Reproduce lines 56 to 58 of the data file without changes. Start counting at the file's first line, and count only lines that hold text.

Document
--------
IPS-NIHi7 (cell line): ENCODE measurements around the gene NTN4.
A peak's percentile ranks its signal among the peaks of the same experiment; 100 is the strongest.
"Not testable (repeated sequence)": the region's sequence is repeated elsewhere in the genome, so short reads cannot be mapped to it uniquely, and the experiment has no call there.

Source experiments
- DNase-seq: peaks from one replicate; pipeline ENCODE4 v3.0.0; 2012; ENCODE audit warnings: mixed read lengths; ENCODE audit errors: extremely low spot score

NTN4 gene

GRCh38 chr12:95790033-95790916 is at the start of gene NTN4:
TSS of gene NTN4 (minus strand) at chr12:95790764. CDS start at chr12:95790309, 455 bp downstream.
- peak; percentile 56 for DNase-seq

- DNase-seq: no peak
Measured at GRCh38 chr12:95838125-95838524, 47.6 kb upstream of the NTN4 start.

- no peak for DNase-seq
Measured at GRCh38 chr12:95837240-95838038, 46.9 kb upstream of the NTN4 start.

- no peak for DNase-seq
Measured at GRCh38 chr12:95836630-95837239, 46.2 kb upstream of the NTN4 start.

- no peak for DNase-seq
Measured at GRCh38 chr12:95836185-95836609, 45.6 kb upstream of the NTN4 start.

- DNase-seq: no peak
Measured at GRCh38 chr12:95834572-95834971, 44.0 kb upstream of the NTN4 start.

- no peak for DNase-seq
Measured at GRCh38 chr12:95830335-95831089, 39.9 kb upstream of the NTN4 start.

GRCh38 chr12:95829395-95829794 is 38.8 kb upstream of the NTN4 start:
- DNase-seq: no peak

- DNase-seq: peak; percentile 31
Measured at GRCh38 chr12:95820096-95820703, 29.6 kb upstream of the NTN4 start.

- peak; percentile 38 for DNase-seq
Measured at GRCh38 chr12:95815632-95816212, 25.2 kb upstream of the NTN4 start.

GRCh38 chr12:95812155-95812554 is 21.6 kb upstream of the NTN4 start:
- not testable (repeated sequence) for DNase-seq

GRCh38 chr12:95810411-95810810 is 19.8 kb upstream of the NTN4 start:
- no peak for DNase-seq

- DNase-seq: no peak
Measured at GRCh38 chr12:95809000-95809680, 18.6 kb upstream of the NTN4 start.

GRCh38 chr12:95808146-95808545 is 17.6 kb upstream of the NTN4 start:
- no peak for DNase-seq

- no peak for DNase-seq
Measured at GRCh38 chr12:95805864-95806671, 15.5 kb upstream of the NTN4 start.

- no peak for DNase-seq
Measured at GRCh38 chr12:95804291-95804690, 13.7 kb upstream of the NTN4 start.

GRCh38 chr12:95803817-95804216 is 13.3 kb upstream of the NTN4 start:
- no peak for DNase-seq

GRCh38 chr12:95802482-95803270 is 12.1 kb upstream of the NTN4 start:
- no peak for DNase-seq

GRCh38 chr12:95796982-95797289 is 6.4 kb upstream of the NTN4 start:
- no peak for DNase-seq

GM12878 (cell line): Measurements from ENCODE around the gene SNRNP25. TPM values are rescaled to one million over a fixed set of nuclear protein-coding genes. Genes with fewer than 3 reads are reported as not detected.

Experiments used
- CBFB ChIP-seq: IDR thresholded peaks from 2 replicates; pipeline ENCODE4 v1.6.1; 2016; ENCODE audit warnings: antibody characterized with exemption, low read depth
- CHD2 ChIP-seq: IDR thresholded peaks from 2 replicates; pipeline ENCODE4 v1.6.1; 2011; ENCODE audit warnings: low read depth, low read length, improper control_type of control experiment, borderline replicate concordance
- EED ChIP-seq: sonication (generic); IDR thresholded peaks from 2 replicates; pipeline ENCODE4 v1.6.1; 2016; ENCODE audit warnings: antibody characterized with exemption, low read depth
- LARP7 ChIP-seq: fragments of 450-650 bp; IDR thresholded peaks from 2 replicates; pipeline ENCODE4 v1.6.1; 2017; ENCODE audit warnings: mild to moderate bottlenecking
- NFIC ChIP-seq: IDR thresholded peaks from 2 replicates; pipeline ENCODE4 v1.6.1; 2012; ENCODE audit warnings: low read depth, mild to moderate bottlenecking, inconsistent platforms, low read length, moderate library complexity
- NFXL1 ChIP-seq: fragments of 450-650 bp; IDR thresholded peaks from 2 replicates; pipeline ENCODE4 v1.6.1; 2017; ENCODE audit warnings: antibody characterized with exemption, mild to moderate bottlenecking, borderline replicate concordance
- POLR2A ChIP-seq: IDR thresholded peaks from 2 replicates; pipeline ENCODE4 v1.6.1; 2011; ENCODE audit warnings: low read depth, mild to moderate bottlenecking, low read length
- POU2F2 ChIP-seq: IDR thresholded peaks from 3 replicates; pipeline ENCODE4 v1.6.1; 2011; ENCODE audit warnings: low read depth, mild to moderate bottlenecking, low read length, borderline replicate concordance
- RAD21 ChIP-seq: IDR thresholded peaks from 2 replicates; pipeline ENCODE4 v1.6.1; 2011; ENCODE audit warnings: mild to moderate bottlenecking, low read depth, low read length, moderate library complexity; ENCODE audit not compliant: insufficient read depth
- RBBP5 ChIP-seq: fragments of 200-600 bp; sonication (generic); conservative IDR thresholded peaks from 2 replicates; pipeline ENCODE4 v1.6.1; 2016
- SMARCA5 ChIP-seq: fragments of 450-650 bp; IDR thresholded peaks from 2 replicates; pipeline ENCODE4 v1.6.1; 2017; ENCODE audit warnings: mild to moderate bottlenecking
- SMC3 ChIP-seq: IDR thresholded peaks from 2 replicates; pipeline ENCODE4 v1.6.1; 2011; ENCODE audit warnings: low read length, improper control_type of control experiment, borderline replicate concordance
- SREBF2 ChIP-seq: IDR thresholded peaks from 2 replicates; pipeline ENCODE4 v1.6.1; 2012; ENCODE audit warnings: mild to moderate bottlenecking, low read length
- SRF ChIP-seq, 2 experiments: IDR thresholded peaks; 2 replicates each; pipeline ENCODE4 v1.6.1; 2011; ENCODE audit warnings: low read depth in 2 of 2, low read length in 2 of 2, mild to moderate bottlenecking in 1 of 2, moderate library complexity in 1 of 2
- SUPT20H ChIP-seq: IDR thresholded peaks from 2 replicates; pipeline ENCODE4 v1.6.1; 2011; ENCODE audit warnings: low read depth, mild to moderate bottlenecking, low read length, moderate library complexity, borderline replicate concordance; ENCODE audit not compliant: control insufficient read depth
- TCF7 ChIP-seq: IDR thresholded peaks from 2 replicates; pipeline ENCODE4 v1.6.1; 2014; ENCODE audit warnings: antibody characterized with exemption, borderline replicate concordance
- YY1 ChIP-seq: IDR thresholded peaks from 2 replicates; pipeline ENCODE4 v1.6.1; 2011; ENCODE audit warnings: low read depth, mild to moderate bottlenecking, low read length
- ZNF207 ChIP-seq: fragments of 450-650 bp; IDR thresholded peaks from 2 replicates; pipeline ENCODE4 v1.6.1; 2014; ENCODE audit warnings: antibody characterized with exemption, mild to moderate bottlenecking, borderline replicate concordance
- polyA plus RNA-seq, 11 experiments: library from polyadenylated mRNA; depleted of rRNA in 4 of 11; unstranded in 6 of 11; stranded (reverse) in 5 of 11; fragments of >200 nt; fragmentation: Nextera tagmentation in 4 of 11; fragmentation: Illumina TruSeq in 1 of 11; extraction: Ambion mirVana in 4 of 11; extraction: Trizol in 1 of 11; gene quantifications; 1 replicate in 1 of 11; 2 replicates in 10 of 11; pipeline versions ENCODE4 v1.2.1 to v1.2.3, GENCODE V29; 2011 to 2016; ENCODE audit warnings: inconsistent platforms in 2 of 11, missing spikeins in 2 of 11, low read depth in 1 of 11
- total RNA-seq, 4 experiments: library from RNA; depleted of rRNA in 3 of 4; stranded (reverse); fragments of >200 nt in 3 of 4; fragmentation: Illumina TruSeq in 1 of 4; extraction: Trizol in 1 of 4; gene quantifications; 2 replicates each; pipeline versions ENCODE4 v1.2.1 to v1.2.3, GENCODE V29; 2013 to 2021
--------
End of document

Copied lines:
- RAD21 ChIP-seq: IDR thresholded peaks from 2 replicates; pipeline ENCODE4 v1.6.1; 2011; ENCODE audit warnings: mild to moderate bottlenecking, low read depth, low read length, moderate library complexity; ENCODE audit not compliant: insufficient read depth
- RBBP5 ChIP-seq: fragments of 200-600 bp; sonication (generic); conservative IDR thresholded peaks from 2 replicates; pipeline ENCODE4 v1.6.1; 2016
- SMARCA5 ChIP-seq: fragments of 450-650 bp; IDR thresholded peaks from 2 replicates; pipeline ENCODE4 v1.6.1; 2017; ENCODE audit warnings: mild to moderate bottlenecking